Member Q&A

Issue: Arboviruses and their Vectors

06 August 2019 article

This is a regular column to introduce our members. In this issue, we’re pleased to introduce Sarah Abdulrahamn Almahboub.

Where are you currently based?

In Jeddah, Kingdom of Saudi Arabia. I’m a postdoctoral fellow at the Vaccine and Immunotherapy Unit at King Fahd Medical Research Center, King Abdulaziz University

What is your area of specialism?

Currently, my research focuses on developing virus vaccines using biotechnological approaches.

And more specifically?

My work focuses on the development of a plasmid-based vaccine against Middle East respiratory syndrome coronavirus (MERS-CoV). This virus first emerged in Saudi Arabia in 2012 and continues to circulate, and no licensed vaccines or approved treatments are available for human use yet. Developing such a vaccine would help protect millions of people and prevent the spread of the virus.

Tell us about your education to date.

I have a bachelor’s degree and a master’s degree in Microbiology from King Abdulaziz University. I received a scholarship from the King Abdullah scholarship programme to complete my doctoral degree in Ireland and completed my PhD at the School of Biomolecular and Biomedical Science at University College Dublin. I was under the supervision of Professor Kevin O’Connor and my project focused on designing a biocatalyst for synthesis of unnatural amino acids for biomedical application.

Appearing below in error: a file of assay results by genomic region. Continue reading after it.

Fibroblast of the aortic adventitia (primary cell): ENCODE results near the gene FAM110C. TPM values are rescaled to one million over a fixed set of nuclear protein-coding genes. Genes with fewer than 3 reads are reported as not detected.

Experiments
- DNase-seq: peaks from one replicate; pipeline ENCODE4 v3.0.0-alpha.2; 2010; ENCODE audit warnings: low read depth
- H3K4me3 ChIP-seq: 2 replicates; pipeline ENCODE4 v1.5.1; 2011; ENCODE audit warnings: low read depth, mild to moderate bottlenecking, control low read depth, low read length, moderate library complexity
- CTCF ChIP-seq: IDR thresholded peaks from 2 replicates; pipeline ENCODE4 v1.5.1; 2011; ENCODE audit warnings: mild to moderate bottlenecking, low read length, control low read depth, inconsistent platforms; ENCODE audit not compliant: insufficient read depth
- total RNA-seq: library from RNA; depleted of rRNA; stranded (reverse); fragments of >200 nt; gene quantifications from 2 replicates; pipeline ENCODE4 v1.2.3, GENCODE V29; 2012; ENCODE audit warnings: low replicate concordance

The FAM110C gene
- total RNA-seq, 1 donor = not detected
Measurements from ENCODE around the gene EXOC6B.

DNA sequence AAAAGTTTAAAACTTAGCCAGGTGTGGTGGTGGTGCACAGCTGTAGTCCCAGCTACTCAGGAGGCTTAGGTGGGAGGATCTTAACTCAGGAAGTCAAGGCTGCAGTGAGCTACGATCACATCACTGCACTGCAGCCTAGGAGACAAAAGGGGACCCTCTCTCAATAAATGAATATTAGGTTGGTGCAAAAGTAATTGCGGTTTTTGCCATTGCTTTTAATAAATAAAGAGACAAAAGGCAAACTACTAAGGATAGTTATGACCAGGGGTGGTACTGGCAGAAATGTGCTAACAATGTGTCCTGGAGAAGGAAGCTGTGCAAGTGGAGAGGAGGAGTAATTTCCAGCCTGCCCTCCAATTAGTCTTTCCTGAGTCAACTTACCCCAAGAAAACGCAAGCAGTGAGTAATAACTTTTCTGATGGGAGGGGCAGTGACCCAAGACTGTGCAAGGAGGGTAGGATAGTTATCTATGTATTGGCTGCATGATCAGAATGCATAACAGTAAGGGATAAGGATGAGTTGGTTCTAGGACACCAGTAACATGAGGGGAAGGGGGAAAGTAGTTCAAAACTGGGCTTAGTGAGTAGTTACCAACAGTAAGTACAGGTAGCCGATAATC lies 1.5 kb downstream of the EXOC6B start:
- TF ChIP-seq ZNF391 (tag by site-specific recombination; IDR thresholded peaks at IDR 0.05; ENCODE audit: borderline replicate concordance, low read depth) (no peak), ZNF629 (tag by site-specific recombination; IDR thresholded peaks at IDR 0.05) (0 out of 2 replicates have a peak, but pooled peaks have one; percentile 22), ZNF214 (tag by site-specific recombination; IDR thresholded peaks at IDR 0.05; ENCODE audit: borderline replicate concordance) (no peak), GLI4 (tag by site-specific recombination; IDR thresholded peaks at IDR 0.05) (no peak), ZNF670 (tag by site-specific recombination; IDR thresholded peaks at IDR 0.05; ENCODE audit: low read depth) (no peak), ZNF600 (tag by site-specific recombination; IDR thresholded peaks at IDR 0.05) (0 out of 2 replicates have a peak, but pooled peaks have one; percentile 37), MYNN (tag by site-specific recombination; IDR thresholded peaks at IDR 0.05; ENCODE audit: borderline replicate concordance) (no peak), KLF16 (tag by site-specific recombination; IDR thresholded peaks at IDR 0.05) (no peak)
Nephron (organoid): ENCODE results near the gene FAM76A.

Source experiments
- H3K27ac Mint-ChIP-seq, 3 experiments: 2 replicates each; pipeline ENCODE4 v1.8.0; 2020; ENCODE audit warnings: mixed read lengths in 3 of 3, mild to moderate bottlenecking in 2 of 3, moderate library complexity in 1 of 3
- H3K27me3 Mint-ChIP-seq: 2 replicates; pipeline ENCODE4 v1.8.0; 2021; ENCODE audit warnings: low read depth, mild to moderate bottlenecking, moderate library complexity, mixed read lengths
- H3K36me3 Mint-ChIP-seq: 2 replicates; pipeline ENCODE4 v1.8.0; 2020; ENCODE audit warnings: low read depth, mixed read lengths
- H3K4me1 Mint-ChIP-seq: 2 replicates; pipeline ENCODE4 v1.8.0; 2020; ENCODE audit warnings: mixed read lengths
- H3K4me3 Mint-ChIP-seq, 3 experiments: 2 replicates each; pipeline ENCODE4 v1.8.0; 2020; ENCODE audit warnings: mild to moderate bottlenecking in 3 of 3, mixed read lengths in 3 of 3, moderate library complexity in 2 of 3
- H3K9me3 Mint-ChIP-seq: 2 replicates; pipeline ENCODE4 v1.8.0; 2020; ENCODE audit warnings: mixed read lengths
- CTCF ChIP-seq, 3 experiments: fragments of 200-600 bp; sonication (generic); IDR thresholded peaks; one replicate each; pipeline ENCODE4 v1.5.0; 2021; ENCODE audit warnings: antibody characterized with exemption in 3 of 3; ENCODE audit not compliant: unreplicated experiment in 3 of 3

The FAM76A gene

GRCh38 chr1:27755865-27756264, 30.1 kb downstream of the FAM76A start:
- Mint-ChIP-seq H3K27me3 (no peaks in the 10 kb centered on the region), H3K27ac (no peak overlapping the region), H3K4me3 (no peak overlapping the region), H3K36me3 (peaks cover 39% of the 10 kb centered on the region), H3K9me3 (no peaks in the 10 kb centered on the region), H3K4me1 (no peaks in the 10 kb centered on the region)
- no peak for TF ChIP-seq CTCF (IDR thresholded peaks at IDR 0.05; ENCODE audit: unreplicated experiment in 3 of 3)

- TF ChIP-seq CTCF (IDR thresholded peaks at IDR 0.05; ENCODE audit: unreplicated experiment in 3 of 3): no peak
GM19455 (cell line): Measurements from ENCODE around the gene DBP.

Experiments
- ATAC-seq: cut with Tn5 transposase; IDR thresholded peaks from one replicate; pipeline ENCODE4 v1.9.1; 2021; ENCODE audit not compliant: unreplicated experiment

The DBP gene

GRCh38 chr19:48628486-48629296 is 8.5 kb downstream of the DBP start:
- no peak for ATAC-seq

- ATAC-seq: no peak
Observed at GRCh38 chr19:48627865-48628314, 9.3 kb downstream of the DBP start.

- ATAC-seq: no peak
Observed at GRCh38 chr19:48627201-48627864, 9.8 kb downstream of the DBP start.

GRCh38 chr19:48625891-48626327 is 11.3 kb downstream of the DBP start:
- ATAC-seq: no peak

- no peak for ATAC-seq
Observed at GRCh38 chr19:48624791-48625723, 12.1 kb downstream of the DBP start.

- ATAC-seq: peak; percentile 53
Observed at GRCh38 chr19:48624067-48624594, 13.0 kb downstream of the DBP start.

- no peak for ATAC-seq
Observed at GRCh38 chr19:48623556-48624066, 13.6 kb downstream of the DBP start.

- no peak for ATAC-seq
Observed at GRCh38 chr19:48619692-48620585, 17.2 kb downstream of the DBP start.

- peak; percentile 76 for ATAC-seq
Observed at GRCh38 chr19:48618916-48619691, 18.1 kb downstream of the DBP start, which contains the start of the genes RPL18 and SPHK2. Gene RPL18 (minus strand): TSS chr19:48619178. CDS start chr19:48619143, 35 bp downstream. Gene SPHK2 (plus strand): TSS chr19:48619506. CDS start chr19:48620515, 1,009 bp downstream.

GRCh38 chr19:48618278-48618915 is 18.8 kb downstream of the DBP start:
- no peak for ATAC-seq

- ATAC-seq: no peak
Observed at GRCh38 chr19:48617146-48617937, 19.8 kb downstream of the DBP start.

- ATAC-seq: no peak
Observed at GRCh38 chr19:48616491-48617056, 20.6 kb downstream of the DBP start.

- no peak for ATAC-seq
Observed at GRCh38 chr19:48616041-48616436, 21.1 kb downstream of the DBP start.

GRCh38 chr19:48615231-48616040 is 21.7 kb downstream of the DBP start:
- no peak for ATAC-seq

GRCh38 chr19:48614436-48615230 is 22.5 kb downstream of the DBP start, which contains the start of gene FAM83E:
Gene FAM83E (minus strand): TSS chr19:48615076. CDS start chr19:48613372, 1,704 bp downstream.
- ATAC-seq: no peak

Where did your interest in microbiology come from?

From the first time I used a light microscope.

What are the professional challenges that present themselves, and how do you try to overcome them?

When I start to learn a new skill or technique, it is challenging in the beginning but training and reading different sources of information enable me to achieve the desired goal.

What is the best part about ‘doing science’?

That you wake every morning trying to prove your hypothesis and you are answering lots of questions. Science is about finding connections between things; sometimes it is frustrating but worth it in the end.

Who is your role model?

No one person. Passionate people!

What do you do to relax?

Walk on the beach.

What one record and luxury item would you take to a desert island?

My cup of coffee.

Tell us one thing that your work colleagues won’t know about you.

I’m a good barista.

If you weren’t a scientist, what would you be?

A writer.

If you would like to be featured in this section or know someone who may, contact Paul Easton, Head of Membership Services, at p.easton@microbiologysociety.org.


Image: Sarah Abdulrahamn Almahboub.